Clinical depression is tough to experience and understand. It consists of a wide variety of mood disorders, which impact lives differently.
Experiencing the peaks and plunges of feeling down or having a bad day is universal – clinical depression is an enduring and debilitating condition. Mood disorders differ but that doesn’t make any of them any less “real” or severe. Misunderstanding the difference between clinical depression and feeling down happens often, especially to someone who has never experienced depression or who approaches it with the view that only illnesses that manifest physically are important or relevant.
For those living with the condition, sometimes the unintentionally hurtful platitudes of family and friends can have a negative impact on how they deal with their depression. Here are some of the worst things you can say to someone living with depression.
1. Pray about it
Prayer may be helpful for them as part of a treatment plan, but offering prayer alone as a solution is dismissive and detrimental. Praying doesn’t make depression go away any more than praying will make climate change go away.
2. Be grateful for the things you have
Instead of invalidating their illness and their current situation by reminding them of what they don’t have to deal with, try to listen to what they’re saying. Be present and pay attention.
3. I know how you feel
No, you probably don’t. You may gain insight into what another person is experiencing, but you will never know exactly how or what they think and feel. Telling someone ‘I know how you feel’ may seem helpful, but can come across as supercilious and insincere.
4. It’ll pass soon
While a healthy person can regroup and change their attitude, clinical depression prevents this. Instead of invalidating their experience as a phase or fleeting feeling, try to listen to their concerns. Conflating clinical depression with the blues is wrong because the latter is an isolated and passing event, while the former is a chronic mental illness.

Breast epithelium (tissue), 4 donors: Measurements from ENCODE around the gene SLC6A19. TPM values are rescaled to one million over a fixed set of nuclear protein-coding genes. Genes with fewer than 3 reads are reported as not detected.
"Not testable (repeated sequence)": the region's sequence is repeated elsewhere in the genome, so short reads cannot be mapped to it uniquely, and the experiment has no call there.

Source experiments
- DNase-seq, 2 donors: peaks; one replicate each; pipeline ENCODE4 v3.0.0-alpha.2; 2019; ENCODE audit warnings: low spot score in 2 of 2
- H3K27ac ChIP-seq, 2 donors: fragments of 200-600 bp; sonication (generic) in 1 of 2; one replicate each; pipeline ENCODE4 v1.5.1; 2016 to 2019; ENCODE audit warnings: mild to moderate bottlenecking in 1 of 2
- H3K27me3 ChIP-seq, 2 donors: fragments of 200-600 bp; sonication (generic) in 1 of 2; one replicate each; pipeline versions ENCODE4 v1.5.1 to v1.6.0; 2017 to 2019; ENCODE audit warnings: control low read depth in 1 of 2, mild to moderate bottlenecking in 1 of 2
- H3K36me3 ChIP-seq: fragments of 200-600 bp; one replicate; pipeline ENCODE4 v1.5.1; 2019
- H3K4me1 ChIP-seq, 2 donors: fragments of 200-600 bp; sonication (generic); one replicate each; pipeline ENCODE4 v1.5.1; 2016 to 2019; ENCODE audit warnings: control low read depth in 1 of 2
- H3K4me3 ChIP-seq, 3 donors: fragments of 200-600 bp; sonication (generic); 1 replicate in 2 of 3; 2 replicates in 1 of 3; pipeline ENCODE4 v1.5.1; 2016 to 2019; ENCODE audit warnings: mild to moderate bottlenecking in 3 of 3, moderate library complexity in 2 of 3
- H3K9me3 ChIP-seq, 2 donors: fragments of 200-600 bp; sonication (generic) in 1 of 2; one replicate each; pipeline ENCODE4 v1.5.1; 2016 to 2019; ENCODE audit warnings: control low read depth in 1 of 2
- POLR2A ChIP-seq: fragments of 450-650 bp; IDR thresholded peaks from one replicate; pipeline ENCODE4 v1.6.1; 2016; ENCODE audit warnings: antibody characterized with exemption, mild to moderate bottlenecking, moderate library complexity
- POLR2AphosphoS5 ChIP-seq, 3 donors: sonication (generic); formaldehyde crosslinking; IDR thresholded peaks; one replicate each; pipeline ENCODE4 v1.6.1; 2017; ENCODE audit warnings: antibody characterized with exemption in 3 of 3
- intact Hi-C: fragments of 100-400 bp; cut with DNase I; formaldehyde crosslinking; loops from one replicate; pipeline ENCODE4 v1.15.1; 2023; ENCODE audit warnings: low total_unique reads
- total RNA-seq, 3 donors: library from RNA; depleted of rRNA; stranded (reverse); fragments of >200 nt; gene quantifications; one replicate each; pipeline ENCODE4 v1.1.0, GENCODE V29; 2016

5. You don’t seem/look sick
Not all illnesses “show” or have tell-tale symptoms. Saying this is akin to telling them they are making up their illness.
6. It’s all in your head
Of course it is all in their head. Chemical and electrical imbalances happen in the brain. Saying “it’s all in your head” suggests the person living with depression can control it as though thinking differently would make them feel differently. It also trivialises the real, physical limitations depression can cause.
7. Pull yourself together
Any variation of pull yourself together/cheer up/smile/snap out of it are all one-dimensional in their view and understanding of clinical depression. Would you suggest to a person with a broken leg to go cycling? Depression is not a choice.
8. Other people have it worse
The fact that you, or other people, are having a difficult time in life doesn’t negate or diminish another person’s depression.
Sources: Psychology Today, #MyDepressionLooksLike (Twitter hashtag started by people living with mental illness), Health.com, Psych Central, Life Hack, Huffington Post, Upworthy